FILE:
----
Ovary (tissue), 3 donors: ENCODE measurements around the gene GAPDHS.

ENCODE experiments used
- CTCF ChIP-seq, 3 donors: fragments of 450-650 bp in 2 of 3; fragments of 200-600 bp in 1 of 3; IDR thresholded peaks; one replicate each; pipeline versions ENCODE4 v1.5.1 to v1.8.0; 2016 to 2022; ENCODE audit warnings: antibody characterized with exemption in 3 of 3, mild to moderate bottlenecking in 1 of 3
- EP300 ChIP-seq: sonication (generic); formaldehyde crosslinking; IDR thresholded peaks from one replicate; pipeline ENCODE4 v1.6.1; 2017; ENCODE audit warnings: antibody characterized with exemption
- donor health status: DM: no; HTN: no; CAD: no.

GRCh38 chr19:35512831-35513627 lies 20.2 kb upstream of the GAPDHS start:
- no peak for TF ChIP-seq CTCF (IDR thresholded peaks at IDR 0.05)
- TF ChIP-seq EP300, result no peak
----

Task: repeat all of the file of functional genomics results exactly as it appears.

Ovary (tissue), 3 donors: ENCODE measurements around the gene GAPDHS.

ENCODE experiments used
- CTCF ChIP-seq, 3 donors: fragments of 450-650 bp in 2 of 3; fragments of 200-600 bp in 1 of 3; IDR thresholded peaks; one replicate each; pipeline versions ENCODE4 v1.5.1 to v1.8.0; 2016 to 2022; ENCODE audit warnings: antibody characterized with exemption in 3 of 3, mild to moderate bottlenecking in 1 of 3
- EP300 ChIP-seq: sonication (generic); formaldehyde crosslinking; IDR thresholded peaks from one replicate; pipeline ENCODE4 v1.6.1; 2017; ENCODE audit warnings: antibody characterized with exemption
- donor health status: DM: no; HTN: no; CAD: no.

GRCh38 chr19:35512831-35513627 lies 20.2 kb upstream of the GAPDHS start:
- no peak for TF ChIP-seq CTCF (IDR thresholded peaks at IDR 0.05)
- TF ChIP-seq EP300, result no peak